• We invite you to join UKWorkshop.
    Members can turn off viewing Ads!

Which Table Saw?

UKworkshop.co.uk

Help Support UKworkshop.co.uk:

A

Anonymous

Guest
Dear All.

After my darling wife (grovel grovel) treated me to a DeWalt mitre saw for christmas, I am now on the look out for a table saw but not at DeWalt prices!
As it is for light hobby use only I am considering a Ryobi ETS1525 which retails at £99.82 found at www.itslondon.co.uk
Has anyone heard of this make or have any comments or alternative suggestions at around about the 100 quid mark?

Thanks for your help.

Jason. :shock:
 

frank

Established Member
Joined
10 Sep 2003
Messages
938
Reaction score
0
Location
cheshire
if you get it jason tune it ,ie make sure the blade is in line with the table it will tell you how in the instructions at that price it could be a bargain ,i have a clark and it does its job for me .


happy sawdust making

frank
 
A

Anonymous

Guest
Thanks for your advice Frank and Tony.

Regards

Jason.
 
A

Anonymous

Guest
Tony.

I meant to ak, is the only advantage with an induction motor the noise level output or does it have other advantages?
The reason I ask is on the website you gave, I noticed that they have a cheaper saw with legstand and table extension at a cheaper price.

Regards

Jason
 

DaveL

Established Member
Joined
19 Oct 2002
Messages
4,674
Reaction score
0
Location
Sudbury, Suffolk
Jason,

I have used a saw with an induction motor in the past, I now own one with a brush or universal motor. The noise is only one thing to consider. The brushes wear out, one reason why most of the professional saws have induction motors. The brushes also can on some designs get clogged with saw dust, not good as it is a fire risk or could stop the motor from running.
Induction motors usually run smoother, so there is less vibration of the saw, this improves how accurate the saw is and I think, makes it safer.

The down side is that induction motors cost more and normally are bigger physically. This means the trick of mounting the motor directly on or under the arbour cannot be used, often a belt is used the drive the arbour, not a problem but it adds to the cost.
 
A

Anonymous

Guest
DaveL":grnba0fo said:
Jason,

The brushes also can on some designs get clogged with saw dust, not good as it is a fire risk or could stop the motor from running.
Induction motors usually run smoother, so there is less vibration of the saw, this improves how accurate the saw is and I think, makes it safer.

The down side is that induction motors cost more and normally are bigger physically. This means the trick of mounting the motor directly on or under the arbour cannot be used, often a belt is used the drive the arbour, not a problem but it adds to the cost.
Hi again

Funnily enough I know a lot more about electricity and motors than woodworking!!!
On the whole I agree with DaveL's comments although I would say that that it is not likely that the brushes will become glogged as motors tend to be well sealed these days with 'o' rings on brush covers and sealed bearings.
Issues are brush wear and NOISE and vibration. Lots of noise. Brushed motors require maintenance and have a physical connection between armature (spins) and field (stationary) which results in wear and the noise.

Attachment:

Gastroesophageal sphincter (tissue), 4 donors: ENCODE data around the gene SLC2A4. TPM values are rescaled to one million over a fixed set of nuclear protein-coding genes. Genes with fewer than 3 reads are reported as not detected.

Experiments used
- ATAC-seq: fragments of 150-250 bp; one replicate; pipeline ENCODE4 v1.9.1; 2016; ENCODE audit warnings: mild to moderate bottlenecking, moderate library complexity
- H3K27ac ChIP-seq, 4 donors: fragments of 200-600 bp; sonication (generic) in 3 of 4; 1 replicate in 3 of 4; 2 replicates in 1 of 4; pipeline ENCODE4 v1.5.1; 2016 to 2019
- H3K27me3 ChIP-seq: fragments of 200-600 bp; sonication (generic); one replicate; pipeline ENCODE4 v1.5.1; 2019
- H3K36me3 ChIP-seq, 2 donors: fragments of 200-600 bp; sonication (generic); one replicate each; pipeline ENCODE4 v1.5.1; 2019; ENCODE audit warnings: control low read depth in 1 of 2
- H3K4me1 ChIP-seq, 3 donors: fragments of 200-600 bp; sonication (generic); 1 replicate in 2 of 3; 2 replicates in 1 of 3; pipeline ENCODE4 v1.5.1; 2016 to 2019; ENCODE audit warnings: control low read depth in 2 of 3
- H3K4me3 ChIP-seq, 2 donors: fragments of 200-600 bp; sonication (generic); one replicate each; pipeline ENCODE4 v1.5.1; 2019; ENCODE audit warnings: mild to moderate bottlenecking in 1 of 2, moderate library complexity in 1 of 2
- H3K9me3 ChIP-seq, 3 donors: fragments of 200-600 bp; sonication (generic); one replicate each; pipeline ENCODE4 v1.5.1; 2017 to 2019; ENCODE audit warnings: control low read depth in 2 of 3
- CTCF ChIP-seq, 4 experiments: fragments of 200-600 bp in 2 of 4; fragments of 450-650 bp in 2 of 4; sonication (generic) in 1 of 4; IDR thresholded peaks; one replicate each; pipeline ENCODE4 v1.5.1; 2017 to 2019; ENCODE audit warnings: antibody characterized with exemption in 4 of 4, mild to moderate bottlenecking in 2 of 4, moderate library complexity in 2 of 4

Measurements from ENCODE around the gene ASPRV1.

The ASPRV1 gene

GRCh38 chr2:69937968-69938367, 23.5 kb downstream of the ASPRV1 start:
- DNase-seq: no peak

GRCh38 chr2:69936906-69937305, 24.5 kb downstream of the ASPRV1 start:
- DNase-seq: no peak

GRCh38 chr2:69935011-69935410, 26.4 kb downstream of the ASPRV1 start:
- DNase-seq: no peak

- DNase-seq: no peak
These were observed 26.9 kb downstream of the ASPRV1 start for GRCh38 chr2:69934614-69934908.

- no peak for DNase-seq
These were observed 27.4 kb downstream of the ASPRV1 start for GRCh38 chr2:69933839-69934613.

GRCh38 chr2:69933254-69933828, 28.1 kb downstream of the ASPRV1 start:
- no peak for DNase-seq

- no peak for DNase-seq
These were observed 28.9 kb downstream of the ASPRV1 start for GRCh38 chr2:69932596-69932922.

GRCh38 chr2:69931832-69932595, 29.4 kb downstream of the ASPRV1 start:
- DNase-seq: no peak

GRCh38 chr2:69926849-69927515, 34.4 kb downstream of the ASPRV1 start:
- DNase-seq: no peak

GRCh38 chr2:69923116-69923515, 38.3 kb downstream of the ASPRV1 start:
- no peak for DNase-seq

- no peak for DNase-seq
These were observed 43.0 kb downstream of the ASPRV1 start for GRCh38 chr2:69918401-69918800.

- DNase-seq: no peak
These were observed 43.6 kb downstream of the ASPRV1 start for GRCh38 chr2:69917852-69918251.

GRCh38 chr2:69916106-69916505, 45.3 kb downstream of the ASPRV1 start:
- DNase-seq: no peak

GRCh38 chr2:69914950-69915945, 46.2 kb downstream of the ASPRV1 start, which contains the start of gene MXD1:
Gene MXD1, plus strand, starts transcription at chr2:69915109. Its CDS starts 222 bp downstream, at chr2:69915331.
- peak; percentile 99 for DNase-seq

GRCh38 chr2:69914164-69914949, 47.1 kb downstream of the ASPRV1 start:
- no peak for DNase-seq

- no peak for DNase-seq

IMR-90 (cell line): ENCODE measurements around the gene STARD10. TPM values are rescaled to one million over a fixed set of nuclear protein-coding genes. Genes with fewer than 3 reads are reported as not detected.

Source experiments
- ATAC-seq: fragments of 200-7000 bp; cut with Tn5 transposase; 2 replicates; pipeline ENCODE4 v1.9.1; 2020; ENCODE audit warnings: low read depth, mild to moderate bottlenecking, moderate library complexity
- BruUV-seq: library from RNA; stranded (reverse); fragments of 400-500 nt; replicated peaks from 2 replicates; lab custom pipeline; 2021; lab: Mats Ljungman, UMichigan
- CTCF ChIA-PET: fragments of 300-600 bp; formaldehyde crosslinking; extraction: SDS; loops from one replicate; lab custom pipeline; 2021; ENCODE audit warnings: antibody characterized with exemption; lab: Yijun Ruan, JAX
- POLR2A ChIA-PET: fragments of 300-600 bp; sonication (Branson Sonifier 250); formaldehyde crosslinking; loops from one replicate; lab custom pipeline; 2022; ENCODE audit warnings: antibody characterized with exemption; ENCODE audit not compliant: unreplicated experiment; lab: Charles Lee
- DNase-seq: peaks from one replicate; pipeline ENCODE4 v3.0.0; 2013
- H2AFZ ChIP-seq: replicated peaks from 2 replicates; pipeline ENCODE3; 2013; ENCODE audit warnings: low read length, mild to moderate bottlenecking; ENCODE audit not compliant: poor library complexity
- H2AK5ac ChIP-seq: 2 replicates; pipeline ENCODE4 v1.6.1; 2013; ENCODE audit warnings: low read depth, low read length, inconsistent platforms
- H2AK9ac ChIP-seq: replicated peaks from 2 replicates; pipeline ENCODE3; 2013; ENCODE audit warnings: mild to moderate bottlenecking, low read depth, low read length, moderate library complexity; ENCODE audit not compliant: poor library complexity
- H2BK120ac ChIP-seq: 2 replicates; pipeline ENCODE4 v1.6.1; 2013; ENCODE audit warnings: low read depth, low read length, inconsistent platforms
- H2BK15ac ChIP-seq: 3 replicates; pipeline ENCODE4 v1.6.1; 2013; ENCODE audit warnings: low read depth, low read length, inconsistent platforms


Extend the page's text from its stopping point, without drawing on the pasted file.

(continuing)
Induction motors use the phenonenmon of electromagnetic induction (rotor and stator not electrically connected through brushes) to work which results in less power for a given phyical size but they are much quieter (no ear plugs required and no neighbours annoyed), less vibration and they will run forever - or until bearings collapse. No maintenance really required but I would make sure that the dust is not building up on motor as this will cause it to heat up.
Induction motors tend to drive arbour by belt on larger machine such as the kity I now use. However, the saw I mentioned in previous post has blade on motor shaft in the same way as brush motor design. Belt drive reduces vibration and thus noise even furtter and thus is desirable.

Less vibration = better cut quality

Hope this helps
 

frank

Established Member
Joined
10 Sep 2003
Messages
938
Reaction score
0
Location
cheshire
tony now you have got me interested in this saw mine is noisy and it vibrates ,does anyone on the group own one of these saws and can give the lowdown on them .

ps ican still cut wood on my saw but it is noisy

pps jason you might be better going for the induction motor


thanks frank
 
A

Anonymous

Guest
Hi Frank

I used one for about a year. Mine was sold by Record but it is just an eastern import badged up as their 'select' range.

Loads of places sell 'em now and Charnwood definitely have them in stock for £149 I think.

I really liked mine except for the mitre slot which was really sloppy on the very first saws (mine was one of the first made). Later saws are much better but the mitre is not in the class of my Kity but then £££ssss

The fence is not too bad as it locks at both front and back. The riving knife/blade guard come with a small dust collection hose that connects to the main rear port. Early saws didn't have these extra hoses but a friendly dealer gave me one from a later model and it was great.

I had no probs with saw and it is very quiet indeed- happy to use it without ear defenders.

One differenc between cheap induction saws and brushed motor saws is the depth of cut. Induction has less power for a given physical size of motor and so the depth of cut was only around 50-55mm rather then 70ish on brushed motor. More than made up for by lack of noise.
It also came with a small piece of fence material that bolts to main fence for use with mitre cuts to prevent kick back.

Comes with two side extension tables that have dowles for location and a strong steel stand.

Hope this helps
 
Top